• bigblueapple - Jul 25, 2014 at 3:11 PM

      Inbred bozo alert.

    • 19to77 - Jul 25, 2014 at 6:08 PM

      So tell me more about the last time the Leafs made the conference finals. Or, hell, the second round.

  4. mc321984 - Jul 25, 2014 at 3:12 PM

    Uncompetitive? Like Toronto has faired so much better than Buffalo?

    • tdrusher225 - Jul 26, 2014 at 11:40 AM

      I get what you’re saying but in fairness, Toronto did make the playoffs a year ago and was much closer to it this year than Buffalo was. If you asked yourself which team has a better chance of making the playoffs this year? I’d be surprised that answer wasn’t Toronto. Then again, it’s a lot like calling yourself the tallest midget because at the end of the day neither team is all that good.

  5. bsaures - Jul 25, 2014 at 3:23 PM

    The reason he was traded makes a lot of sense when you look long term. Montreal has atleast 3 dmen right now who are nhl ready (bealieu, tinordi, and pateryn). Chances are within 2 years atleast 1 maybe more would be top 4 material. In two years they would still have pk, emelin markov, and gorges. 1 of those players with those contracts would have to come out and at that point gorges is 31and has spent 2 more hard seasons likely receiving more injuries because of his style of play. That at 3.9 would not be easy to trade. Also to consider of the players above pk is the only righty so hence the gilbert signing. Essentially bergevin fixed a problem that was going to occur a few years ahead before it happened

  6. nyrnashty - Jul 25, 2014 at 3:35 PM

    It’s obvious that it’s due to money, it’s all about being able to flip players in the cap era.

  7. skr213 - Jul 25, 2014 at 6:59 PM

    Wait, Montreal took a dump on one of its own? Shocking.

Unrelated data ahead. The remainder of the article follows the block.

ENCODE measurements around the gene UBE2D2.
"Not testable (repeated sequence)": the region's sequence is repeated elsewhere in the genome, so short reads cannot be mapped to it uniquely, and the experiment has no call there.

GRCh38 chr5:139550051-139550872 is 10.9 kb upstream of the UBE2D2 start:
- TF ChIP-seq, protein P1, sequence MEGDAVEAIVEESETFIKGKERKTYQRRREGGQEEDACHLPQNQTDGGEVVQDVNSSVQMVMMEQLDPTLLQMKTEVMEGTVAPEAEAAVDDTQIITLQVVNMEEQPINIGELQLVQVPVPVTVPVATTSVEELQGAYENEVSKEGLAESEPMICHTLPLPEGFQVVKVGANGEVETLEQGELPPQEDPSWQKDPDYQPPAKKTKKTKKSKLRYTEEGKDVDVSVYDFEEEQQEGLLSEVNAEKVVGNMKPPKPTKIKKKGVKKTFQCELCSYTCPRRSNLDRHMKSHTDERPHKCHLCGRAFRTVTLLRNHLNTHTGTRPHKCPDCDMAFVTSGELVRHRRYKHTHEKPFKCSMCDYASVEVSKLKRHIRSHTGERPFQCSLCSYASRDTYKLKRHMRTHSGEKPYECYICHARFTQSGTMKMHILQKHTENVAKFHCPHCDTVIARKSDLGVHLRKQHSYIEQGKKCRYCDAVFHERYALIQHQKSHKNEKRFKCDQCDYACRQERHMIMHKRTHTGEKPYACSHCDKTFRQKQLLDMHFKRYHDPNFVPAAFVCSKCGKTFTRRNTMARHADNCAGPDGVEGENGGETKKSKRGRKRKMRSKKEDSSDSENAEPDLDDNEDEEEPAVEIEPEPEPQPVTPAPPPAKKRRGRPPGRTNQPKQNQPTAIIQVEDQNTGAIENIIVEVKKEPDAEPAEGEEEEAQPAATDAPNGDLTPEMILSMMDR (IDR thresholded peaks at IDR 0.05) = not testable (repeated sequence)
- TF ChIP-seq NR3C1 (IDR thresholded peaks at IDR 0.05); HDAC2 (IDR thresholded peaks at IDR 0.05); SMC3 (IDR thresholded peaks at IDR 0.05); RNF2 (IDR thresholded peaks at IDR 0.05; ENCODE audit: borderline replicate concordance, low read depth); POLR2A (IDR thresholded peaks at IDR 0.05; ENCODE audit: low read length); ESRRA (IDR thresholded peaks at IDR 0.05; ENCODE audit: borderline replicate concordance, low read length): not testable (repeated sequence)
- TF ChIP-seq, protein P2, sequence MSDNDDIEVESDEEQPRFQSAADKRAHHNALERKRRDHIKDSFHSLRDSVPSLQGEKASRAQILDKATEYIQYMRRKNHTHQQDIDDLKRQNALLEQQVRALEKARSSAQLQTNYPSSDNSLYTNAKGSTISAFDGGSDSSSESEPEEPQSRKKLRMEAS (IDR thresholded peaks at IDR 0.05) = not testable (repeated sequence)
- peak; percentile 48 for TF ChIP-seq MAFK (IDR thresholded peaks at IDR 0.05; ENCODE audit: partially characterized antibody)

8. djshnooks - Jul 26, 2014 at 1:04 AM

    Mr. “No-compete?”

    You must not watch the guy. All Tim Murray and Ted Nolan talk about is “compete-level.” That’s all they care about right now because they want the young prospects looking up to guys who work hard on and off the ice. This is why McBain is gone.

    If Josh Gorges didn’t compete 100%, there is zero chance Tim Murray makes that trade…none…absolutely zero chance…especially when his partner on the blue-line is probably gonna be Tyler Myers.

    And again, the most important aspect of all of this? He chose Buffalo over Toronto! Lol.

    • ribs108 - Jul 26, 2014 at 11:40 AM

      To explain the “Mr. No-Compete” comment, I was merely referring to an interview he gave (I think to TSN) where he said he did not remove Toronto from his no-trade list because they were too much of a rivalry with his favourite schoolboy-crush team, the Habs. For the same reason, I assume that Boston was also on the list. My argument is that he should be peaved with the Habs for trading him and therefore as a competitive athlete should WANT to be in a heated rivalry with them, rather than basically saying he doesn’t want to hate them. That’s what I found ‘uncompetitive’ about it. As for the Leafs – there is no easier sports target than them, so I’ve refrained from sinking to the ‘when did THEY last have success’ ranting. Finally, I hope someone offer sheets Subban. He really deserves to be in a market where they (and the coach) don’t constantly hate on him.

  9. wishingtonredslur - Jul 26, 2014 at 11:31 AM

    PK Subban. Worst defenseman on the planet.